Slaughterhouses are the root of animal abuse, which goes beyond simply ending the animals’ lives. It is easily assumed that slaughterhouses are considered to be so evil because their sole purpose is to kill animals. Slaughterhouses do far more that just kill the animals though, and often the act of killing is the kindest thing they do to them. In these facilities, there are laws and regulations in place. These rules were made to protect animals from torture, unnecessary pain, cramped spaces and exposure to the death of other animals. In a utopian society, these slaughterhouses would be immoral for unnecessarily killing animals but only for that. After all, don’t the rules requiring animals to be stunned unconscious before being killed protect them from cruelty and pain? Unfortunately, no situation is utopian and slaughterhouses regularly disobey these laws (Barnouin and Freedman 72).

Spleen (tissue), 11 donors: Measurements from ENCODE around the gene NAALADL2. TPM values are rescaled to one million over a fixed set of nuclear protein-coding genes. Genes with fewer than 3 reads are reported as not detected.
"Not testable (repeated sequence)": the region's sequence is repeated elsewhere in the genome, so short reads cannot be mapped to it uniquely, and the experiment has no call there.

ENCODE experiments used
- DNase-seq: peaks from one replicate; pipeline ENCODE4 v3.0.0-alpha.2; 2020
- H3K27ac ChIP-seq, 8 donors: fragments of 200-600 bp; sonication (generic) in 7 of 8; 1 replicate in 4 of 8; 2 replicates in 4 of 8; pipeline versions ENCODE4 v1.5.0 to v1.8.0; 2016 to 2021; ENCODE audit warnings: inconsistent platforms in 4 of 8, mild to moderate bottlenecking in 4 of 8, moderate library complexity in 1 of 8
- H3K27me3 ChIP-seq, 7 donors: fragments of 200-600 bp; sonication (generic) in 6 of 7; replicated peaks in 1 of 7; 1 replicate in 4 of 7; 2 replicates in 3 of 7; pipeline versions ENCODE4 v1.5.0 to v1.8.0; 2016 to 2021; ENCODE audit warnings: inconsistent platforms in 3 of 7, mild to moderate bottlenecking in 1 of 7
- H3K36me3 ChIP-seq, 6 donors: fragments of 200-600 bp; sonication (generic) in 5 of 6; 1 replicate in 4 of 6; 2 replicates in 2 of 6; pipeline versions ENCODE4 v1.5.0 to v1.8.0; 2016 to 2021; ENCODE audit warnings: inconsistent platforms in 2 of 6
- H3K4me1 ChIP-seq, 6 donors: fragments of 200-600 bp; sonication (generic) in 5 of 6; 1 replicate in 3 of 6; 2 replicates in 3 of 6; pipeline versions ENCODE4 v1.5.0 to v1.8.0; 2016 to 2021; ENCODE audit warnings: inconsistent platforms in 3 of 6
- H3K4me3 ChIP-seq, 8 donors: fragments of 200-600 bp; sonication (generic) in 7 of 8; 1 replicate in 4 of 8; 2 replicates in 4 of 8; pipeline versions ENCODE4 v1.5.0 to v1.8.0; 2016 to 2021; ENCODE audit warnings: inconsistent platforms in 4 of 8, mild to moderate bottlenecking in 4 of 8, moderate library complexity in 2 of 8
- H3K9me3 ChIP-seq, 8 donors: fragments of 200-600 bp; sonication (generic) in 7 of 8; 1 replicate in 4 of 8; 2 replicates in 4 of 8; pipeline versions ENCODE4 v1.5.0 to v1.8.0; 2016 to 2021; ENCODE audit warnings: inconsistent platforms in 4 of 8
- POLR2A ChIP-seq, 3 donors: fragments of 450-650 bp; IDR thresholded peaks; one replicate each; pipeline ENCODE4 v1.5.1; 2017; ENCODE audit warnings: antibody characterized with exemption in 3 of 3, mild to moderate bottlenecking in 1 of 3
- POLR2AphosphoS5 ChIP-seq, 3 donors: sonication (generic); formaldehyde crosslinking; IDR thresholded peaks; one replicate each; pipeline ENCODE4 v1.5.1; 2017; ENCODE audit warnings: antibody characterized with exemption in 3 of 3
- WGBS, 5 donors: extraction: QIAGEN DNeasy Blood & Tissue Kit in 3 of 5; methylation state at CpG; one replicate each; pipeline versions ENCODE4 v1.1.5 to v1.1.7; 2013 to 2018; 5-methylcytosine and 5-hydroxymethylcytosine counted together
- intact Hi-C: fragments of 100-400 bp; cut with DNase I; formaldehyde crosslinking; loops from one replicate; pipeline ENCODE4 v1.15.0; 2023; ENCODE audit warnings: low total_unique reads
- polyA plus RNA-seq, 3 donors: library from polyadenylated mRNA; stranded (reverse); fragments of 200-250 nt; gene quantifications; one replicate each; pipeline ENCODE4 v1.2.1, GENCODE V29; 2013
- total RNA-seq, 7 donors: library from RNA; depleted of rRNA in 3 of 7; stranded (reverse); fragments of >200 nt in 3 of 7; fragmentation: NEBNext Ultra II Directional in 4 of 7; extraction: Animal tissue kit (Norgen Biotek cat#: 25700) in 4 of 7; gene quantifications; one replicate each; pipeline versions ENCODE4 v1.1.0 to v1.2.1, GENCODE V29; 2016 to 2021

Slaughterhouses have one goal: to make money, which is made by delivering the final products, the corpses of animals, to whomever is purchasing them. In a business where the end goal is to kill the animals and dangerous conditions allow for the greatest profits by moving the animals through faster and allowing for more per facility, there is no motivation for workers to care about the wellbeing of the animals the interact with there. When workers are stunning cows into unconsciousness by inserting a metal bolt into the cow’s brain, it is easy to miss the target when a cow is frightened and struggling, leaving the cow fully conscious for the rest of the slaughter house process and able to feel all of the pain and fear that accompanies being herded to towards a painful death. This is magnified when there are hundreds of cows. The care required to ‘humanely’ stun each and every one of them requires more time and effort than the easy short cuts. (Barnouin and Freedman 66).